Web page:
Short-changed by Govt
There is a notion that money is a cure-for-all. It has the power to erase everything from the past once it turns up. It is so powerful that the journey it takes to reach its destination may often be overlooked.
At the end of the year, I felt equally inspired to revisit some of the sentiments in that article because of the obvious absence of money during the current Christmas season. This absence is the consequence of a decade of misguided policies and indifferent political leadership.
The question to be asked and answered is: why is there an absence of money? The answer provides the evidence for a decade of policy failure that, ironically, came to light on the tenth Christmas.
There is belief that the political indifference, at the heart of the failure, can be turned around by simply turning up at the eleventh hour. Equally, if you turn up with money, so much the better. In short, money can erase years of indifference.
We have a Government that extracted increasingly more from us over time, as we remained committed to a journey. The more it extracted, the more it wasted. A little with content was not great gain for Government.
Notwithstanding the obvious pain that the extraction caused to Barbadians, there was no sympathy. Rest assured that after a decade of decay, the same Government will try to gloss it over with a golden handshake in the coming months.
Bajans are supposed to have short memories. So short that they are not supposed to remember being short-paid or short-changed. It is not okay to spend years defending policy positions, reverse the positions in a few months and expect Barbadians to forget. However, there is a big difference between changing your position on privatisation and short-changing Barbadians in their pockets. They resonate differently.
When Barbadians work, they expect to receive adequate pay. If prices are rising and they are not receiving more pay, then the pay is not adequate. Furthermore, when taxes are rising, the workers are truly being short-changed.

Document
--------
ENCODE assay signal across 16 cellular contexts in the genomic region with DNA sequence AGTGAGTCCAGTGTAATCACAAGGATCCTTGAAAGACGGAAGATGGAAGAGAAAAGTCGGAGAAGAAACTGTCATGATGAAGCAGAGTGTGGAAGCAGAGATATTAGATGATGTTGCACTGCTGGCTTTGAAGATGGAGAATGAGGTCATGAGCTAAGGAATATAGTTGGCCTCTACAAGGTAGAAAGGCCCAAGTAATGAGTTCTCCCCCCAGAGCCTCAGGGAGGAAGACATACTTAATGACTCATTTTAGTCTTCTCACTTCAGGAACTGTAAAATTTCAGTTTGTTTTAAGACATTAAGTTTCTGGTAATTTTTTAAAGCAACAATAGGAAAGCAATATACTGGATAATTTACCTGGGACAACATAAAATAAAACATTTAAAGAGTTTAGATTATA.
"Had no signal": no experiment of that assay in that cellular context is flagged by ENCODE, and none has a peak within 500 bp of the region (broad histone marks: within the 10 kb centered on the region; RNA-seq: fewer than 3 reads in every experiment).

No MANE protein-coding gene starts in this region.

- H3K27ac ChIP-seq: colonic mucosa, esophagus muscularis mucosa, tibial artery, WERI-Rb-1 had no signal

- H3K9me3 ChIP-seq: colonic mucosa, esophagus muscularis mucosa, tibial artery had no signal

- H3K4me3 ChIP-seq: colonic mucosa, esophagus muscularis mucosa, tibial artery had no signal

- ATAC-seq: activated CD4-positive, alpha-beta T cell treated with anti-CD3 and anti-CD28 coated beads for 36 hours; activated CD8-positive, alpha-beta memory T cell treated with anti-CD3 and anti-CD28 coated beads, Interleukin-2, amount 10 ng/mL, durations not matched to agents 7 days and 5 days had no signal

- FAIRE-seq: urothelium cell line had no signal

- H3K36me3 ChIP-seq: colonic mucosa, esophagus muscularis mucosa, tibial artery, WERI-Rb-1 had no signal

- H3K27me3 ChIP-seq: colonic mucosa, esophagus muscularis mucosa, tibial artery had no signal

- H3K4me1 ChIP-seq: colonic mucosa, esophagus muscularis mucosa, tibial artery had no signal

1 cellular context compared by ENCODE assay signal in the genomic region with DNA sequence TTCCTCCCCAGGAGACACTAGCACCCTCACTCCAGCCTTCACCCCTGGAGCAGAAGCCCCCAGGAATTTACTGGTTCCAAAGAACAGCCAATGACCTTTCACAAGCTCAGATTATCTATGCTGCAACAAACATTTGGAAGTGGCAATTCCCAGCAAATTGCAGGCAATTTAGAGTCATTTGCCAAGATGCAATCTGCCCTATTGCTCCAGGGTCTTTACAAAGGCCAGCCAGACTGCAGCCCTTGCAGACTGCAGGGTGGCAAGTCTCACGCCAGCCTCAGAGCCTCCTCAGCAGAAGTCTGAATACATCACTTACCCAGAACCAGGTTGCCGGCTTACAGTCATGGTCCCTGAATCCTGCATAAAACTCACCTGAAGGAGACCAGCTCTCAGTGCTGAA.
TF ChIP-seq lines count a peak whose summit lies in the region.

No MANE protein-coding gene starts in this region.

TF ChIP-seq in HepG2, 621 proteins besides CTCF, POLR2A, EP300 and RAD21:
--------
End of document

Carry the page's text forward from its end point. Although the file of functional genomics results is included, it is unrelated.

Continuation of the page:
Barbadians are more than willing to sacrifice for the good of the country. But the period of sacrifice must be determined; it cannot be indefinite. From 2008 to 2017 is a long time to be making sacrifices, especially when there is no evidence that the sacrifices are not in vain.
After such a long period, it is unimaginable that Christmas of 2017 could have been worse than the Christmas of 2008. This is indicative of economic failure and political indifference. The comparison of the Christmases is much easier to digest than the fact that “since the introduction of the Government’s Medium-term Fiscal Strategy in 2010, in response to the perceived effects of the world financial crisis of 2008/2009, some unprecedented economic consequences emerged. These include: (1) persistently large fiscal current account deficits, (2) galloping national debt, (3) excessive domestic credit creation and (4) little to no growth in nominal gross domestic product”.
There is room for both types of analysis. The Christmas comparison is far more visual and, by extension, more effective. However, from a leadership perspective, the two are equally important. Failure to recognise the latter is currently having serious consequences for Barbadians in the short and long term.
Again, this week, I appeal to the game of cricket. In the early days, it was unmistakable that Barbadian and West Indian cricketers played the longer form of the game with the belief that it allowed them to define who we are as a people on the regional and world stages. We pursued excellence with limited resources. Success came in the journey.
It is now possible to define success in a big pay packet for a one-off 20/20 series somewhere around the world. Is the new definition of success being used as a measure in other spheres of our lives?
It appears so. Our current political leaders are finding it very easy to compromise our short- and long-term prosperity for their gain.
AT THE BEGINNING OF 2017, I felt inspired to write an article that contained references to personal happenings in my life. I wrote: “Success is not for most a journey in which we learn, make mistakes and therefore continuously redefine ourselves for the better; it is a destination that is measured in terms of position/status that is accompanied by material gain/growth. The latter often is reduced to money as the measure.”
the environment or for the nation’s budget.
The current proposal combines floating wind turbines, with natural gas power capabilities, and tidal turbines built and positioned to produce their projected output, with low-scheduled maintenance and repair cost, realised by crews on floating platforms.
Financing such a transformation, from fossil fuel-fired generators to renewable energy-driven turbines, must be seen in terms of its savings. Consider the cost in foreign currency that would be used to purchase fuel on the international market as a non-producer, or as a producer consider the revenue that could be earned from the sale of fuel not used internally, both as a direct result of this transition.
This also seems to be a very practical way to meet and surpass a self-imposed target of generating over 20 per cent of electricity needs from renewable energy by the year 2020.